Well yes hello! Welcome to the third edition of this little online journal thing I’ve got going on. It really is hard to find time to write these but I’m doing my very bestest!
SO. Major events. Well, Thursday was a non-program day, and some of us decided to go on a bike ride tour of Lake Manyara National Park. The idea was really great…it was…but little did we know, the people here have rumps of steel and actually don’t need bike cushions. So for 4 hours we rode on very bumpy roads and right through the expansive grasslands to the lake…on these horrid seats. The fun was still present though, as we biked past running gazelles, and approached a herd of stampeding wildebeest not 50 meters away. There was also a huge herd of zebra close to us! The trip ended with a stop at the hippo pool, and because the guides were trying to get us killed, we actually got pretty close to the hippos. Apparently they were not very dangerous because they were in the water. I don’t believe it for a second. Hippos are extremely fast and are responsible for many deaths in the nearby town each year because nobody expects them to be such deadly killers. Freakin’ insane. Anyways. We all lived, but literally bruised our tailbones black and blue. Probably not something I’ll be doing again.
Last Friday we went to Tarangire National Park! The place where everyone sees their first lion! Except us. Yep, no lions yet. On the bright (gray?) side, we saw over 300 elephants, and more than 100 impala! Also sighted: a group of giraffe, some warthogs, ostriches, lots of mongooses, dik diks, waterbuck, reedbuck, zebra, and lots of beautiful birds. The tourist lodge there was beautiful and it actually made me a bit uneasy with its striking contrast to the pastoralist lifestyles of the Maasai people not 5 kilometers away. There was a pool with a waterslide, two bars, giant guest rooms for spending the night, luxury couches and chairs, and a truly amazing view of the park where you could stand and watch elephants, giraffe, and impala far below.
Yesterday was the home stay at a local family’s house. We went in pairs and from 8 am to 4 pm did everything that the family told us to. We drank chai (chai means tea in Swahili…now don’t you all feel silly for saying chai tea..tea tea..teehee.), I got to hold the cattle stick that is only given to the man of the house and herded the cattle, then the man, whose name we never quite figured out, took us on a nature hike and we learned a ton about the complexities of their agricultural lifestyle, drought, the rain seasons, and soil erosion. There is also a plant here that makes you go blind if you get it in your eyes! :) Naturally then he waved it all over in the air recklessly.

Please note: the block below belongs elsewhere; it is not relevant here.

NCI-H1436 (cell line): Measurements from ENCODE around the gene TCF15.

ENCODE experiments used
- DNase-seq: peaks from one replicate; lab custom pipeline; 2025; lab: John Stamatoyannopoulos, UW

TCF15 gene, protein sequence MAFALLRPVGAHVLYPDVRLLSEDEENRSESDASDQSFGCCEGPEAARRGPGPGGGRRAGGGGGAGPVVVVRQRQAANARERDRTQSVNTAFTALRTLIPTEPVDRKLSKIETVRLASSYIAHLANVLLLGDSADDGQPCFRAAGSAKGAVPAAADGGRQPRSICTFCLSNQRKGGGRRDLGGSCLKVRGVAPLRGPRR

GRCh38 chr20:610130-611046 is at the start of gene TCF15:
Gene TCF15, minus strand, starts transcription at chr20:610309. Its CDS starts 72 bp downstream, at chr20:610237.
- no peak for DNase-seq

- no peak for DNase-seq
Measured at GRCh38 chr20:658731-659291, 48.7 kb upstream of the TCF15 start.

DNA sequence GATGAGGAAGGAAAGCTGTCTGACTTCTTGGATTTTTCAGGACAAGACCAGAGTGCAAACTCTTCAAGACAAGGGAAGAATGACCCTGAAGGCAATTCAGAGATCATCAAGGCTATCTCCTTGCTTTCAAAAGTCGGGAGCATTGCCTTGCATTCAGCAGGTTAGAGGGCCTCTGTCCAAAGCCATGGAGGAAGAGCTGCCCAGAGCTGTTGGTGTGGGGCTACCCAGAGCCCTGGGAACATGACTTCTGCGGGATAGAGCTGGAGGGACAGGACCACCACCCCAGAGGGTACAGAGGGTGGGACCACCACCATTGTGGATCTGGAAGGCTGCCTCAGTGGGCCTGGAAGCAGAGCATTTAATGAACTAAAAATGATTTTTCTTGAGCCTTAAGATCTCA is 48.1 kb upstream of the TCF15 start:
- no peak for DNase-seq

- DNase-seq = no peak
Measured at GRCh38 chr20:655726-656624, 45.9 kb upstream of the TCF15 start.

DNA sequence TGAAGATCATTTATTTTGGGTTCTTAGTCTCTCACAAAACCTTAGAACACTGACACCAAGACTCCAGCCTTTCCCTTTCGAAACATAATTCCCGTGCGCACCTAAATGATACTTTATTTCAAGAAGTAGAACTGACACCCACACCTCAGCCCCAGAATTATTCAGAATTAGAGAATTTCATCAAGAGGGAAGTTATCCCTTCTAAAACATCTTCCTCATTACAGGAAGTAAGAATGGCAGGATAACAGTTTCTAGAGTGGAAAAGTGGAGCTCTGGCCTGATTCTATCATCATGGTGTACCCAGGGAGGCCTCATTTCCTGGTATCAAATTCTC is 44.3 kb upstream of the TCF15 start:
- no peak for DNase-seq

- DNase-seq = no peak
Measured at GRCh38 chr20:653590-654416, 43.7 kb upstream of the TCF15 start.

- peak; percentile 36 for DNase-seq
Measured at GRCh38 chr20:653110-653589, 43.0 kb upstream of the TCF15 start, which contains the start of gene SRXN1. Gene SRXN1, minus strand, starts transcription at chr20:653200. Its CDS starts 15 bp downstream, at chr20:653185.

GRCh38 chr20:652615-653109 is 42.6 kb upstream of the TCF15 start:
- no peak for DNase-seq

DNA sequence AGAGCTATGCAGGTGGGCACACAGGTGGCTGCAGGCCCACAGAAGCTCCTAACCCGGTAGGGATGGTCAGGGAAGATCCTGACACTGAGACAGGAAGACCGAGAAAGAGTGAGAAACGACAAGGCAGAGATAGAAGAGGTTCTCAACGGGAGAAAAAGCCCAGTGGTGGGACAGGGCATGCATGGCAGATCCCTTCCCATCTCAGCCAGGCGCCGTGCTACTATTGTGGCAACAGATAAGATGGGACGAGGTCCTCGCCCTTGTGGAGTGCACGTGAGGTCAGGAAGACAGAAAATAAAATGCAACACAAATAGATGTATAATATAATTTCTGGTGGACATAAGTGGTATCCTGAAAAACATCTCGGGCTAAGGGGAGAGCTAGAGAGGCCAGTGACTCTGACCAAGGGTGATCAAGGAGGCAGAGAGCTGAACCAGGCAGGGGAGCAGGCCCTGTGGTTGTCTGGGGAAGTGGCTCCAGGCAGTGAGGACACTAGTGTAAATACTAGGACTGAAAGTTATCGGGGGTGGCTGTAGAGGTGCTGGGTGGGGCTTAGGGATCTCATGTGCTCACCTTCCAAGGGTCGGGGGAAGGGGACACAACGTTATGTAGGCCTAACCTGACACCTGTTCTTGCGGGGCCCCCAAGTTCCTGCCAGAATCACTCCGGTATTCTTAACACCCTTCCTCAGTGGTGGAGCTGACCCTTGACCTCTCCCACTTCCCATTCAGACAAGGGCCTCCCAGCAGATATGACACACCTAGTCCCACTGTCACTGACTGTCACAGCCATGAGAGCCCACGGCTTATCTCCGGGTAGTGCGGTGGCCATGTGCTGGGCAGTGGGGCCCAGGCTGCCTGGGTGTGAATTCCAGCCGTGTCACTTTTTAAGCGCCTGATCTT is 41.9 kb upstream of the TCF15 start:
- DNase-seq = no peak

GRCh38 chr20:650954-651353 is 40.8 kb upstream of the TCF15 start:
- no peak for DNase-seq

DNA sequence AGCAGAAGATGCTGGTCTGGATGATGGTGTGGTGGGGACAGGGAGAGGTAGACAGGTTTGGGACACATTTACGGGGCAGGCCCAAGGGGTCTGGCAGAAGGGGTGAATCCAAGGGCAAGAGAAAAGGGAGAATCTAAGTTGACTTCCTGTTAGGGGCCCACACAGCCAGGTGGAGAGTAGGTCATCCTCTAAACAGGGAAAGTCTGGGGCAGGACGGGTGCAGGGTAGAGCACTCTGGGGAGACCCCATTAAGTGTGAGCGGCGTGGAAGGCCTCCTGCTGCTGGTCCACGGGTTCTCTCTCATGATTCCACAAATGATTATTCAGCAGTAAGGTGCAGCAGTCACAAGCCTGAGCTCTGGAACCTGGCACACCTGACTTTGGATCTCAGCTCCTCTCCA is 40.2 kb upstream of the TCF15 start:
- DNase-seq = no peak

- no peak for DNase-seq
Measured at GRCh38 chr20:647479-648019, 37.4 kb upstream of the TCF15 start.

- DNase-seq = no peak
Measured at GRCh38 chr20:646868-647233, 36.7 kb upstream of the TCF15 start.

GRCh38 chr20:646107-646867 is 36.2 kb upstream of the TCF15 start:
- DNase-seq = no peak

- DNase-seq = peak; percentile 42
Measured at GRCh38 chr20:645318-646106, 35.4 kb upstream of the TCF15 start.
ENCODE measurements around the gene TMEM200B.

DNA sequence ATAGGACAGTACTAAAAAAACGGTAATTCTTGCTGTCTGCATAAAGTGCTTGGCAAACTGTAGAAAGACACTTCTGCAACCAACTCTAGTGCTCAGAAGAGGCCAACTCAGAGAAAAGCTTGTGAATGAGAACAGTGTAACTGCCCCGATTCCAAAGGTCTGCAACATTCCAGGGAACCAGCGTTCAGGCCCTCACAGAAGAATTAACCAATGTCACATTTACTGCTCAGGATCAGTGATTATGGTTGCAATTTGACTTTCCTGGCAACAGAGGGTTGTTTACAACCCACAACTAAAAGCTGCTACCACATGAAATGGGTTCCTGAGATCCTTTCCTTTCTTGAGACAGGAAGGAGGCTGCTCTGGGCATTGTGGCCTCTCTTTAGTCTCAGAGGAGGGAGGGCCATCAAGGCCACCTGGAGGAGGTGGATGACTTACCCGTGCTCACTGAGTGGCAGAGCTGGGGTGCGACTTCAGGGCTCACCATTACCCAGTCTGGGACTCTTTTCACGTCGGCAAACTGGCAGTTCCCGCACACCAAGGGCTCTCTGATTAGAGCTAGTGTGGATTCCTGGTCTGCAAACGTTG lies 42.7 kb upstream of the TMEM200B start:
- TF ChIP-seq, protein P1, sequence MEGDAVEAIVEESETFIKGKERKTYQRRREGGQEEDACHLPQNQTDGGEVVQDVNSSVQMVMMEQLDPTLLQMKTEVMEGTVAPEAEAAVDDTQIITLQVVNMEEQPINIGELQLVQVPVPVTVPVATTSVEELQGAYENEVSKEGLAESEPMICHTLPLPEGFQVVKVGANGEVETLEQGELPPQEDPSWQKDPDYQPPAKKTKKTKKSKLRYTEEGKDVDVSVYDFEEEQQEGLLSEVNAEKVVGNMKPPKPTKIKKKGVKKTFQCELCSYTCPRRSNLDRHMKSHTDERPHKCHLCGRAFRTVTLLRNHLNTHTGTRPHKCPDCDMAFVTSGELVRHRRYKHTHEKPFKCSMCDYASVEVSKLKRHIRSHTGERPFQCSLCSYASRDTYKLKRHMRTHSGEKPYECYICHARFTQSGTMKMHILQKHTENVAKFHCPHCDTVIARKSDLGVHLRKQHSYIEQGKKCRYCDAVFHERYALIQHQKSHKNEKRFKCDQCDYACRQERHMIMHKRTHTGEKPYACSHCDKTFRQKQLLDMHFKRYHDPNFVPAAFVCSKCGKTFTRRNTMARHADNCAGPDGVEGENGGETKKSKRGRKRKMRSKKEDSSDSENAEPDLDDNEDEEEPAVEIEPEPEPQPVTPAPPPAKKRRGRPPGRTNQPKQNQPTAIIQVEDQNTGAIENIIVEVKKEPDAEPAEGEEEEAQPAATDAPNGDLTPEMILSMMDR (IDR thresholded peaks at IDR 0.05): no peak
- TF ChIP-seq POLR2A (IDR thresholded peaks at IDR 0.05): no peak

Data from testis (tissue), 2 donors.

When we returned we helped make lunch in the traditional fashion over the fire. Ugali (maize flour and water…that’s it), beef, and cabbage were on the menu. Oh, and about 20 bottles of oil. We ate until we were full, and then we ate some more, and then he poured more glasses of milk…and THEN after many “nimeshiba”s (i’m full), we finally finished. I was a bit confused by the rest of the day but we actually did nothing..they sat us down on stools in the shade and we talked to our man for 4 hours. It was a good experience though!
The academics here have been so insane. I never expected to be doing this much work. This week alone I had a Swahili exam on Sunday as well as a paper due that night, and I have a paper due tomorrow as well as another due Thursday. It’s ruthless! I suppose I’ll be a better person because of it, though, and hopefully Madison seems easier next fall.
Ok, well, ‘till next time y’all, thanks for reading!
Best dishes from my kitchen to yers,